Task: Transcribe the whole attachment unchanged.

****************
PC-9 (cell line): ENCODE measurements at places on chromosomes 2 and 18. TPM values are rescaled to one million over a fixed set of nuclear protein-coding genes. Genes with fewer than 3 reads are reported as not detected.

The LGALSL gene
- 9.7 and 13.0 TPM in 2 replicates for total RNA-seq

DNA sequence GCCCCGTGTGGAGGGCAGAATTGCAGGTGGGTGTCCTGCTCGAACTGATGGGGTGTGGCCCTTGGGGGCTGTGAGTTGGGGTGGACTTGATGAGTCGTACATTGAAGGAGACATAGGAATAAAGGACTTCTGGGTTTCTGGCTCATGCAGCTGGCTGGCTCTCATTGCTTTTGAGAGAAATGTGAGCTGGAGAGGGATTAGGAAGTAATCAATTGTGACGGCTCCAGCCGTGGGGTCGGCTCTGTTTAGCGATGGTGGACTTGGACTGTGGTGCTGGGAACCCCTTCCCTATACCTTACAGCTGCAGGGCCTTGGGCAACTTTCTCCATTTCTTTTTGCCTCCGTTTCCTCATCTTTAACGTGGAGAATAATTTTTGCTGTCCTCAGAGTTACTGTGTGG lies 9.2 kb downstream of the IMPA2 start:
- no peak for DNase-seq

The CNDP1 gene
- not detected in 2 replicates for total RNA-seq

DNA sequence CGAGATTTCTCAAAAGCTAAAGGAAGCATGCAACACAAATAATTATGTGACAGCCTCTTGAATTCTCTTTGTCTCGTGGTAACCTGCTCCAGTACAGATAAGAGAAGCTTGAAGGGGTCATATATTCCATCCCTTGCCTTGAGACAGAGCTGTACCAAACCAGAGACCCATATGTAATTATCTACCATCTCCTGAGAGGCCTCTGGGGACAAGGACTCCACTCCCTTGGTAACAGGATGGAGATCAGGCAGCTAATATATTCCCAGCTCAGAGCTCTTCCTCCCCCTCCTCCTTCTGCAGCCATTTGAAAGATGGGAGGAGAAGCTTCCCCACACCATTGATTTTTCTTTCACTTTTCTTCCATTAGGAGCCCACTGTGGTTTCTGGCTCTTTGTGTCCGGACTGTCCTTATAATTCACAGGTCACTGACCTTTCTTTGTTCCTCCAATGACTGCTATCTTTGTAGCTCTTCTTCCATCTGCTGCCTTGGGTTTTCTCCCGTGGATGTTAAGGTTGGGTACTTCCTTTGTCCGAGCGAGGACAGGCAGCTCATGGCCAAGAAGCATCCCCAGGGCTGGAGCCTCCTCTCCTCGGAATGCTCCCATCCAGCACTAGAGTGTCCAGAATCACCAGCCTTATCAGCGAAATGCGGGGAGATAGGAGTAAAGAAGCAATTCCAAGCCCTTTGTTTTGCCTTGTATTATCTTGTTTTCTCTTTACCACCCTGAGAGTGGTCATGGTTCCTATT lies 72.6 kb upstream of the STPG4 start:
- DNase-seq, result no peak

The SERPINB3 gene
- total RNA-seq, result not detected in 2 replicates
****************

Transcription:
PC-9 (cell line): ENCODE measurements at places on chromosomes 2 and 18. TPM values are rescaled to one million over a fixed set of nuclear protein-coding genes. Genes with fewer than 3 reads are reported as not detected.

The LGALSL gene
- 9.7 and 13.0 TPM in 2 replicates for total RNA-seq

DNA sequence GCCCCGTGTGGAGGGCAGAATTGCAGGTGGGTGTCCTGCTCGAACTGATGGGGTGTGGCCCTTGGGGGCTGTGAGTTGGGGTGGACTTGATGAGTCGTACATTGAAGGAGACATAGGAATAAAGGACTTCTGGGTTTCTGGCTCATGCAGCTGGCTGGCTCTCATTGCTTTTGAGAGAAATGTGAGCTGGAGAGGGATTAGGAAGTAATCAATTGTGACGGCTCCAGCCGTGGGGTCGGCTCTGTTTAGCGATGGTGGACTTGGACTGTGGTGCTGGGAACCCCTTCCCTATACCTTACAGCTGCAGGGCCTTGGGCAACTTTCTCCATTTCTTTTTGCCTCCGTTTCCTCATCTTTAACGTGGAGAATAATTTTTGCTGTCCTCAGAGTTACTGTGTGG lies 9.2 kb downstream of the IMPA2 start:
- no peak for DNase-seq

The CNDP1 gene
- not detected in 2 replicates for total RNA-seq

DNA sequence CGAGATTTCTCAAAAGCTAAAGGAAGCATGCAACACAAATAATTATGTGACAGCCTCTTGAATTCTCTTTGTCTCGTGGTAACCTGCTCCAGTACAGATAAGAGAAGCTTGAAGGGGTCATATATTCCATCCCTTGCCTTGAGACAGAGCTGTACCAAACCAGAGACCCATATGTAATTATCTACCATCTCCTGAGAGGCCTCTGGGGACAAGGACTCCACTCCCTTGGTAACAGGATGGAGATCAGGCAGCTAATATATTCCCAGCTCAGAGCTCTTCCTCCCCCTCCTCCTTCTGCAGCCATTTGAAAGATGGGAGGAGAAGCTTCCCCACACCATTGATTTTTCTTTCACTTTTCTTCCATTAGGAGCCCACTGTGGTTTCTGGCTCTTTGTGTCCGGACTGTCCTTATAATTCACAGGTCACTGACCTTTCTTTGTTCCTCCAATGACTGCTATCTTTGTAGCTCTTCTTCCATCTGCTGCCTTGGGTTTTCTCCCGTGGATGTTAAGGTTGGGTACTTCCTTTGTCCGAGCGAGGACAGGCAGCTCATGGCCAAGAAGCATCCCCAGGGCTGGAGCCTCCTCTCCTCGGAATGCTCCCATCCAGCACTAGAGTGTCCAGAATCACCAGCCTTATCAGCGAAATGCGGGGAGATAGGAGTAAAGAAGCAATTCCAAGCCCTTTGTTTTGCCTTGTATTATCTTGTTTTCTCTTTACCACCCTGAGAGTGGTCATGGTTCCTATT lies 72.6 kb upstream of the STPG4 start:
- DNase-seq, result no peak

The SERPINB3 gene
- total RNA-seq, result not detected in 2 replicates